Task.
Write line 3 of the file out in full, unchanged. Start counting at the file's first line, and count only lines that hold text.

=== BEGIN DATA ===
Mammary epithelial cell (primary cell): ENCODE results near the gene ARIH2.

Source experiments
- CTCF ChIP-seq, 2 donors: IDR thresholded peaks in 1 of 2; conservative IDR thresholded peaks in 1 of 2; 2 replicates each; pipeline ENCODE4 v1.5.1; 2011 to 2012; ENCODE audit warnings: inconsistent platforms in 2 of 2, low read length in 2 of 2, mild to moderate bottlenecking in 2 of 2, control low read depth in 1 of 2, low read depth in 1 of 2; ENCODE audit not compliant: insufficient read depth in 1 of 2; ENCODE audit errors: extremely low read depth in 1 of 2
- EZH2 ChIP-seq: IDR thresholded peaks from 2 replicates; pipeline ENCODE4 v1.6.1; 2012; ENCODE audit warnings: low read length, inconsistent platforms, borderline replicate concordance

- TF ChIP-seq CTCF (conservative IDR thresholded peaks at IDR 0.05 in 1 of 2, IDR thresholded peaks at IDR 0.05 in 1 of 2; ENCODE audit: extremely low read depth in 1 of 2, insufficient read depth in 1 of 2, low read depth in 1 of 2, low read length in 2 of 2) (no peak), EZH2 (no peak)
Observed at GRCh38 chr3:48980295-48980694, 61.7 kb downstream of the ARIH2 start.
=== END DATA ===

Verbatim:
- CTCF ChIP-seq, 2 donors: IDR thresholded peaks in 1 of 2; conservative IDR thresholded peaks in 1 of 2; 2 replicates each; pipeline ENCODE4 v1.5.1; 2011 to 2012; ENCODE audit warnings: inconsistent platforms in 2 of 2, low read length in 2 of 2, mild to moderate bottlenecking in 2 of 2, control low read depth in 1 of 2, low read depth in 1 of 2; ENCODE audit not compliant: insufficient read depth in 1 of 2; ENCODE audit errors: extremely low read depth in 1 of 2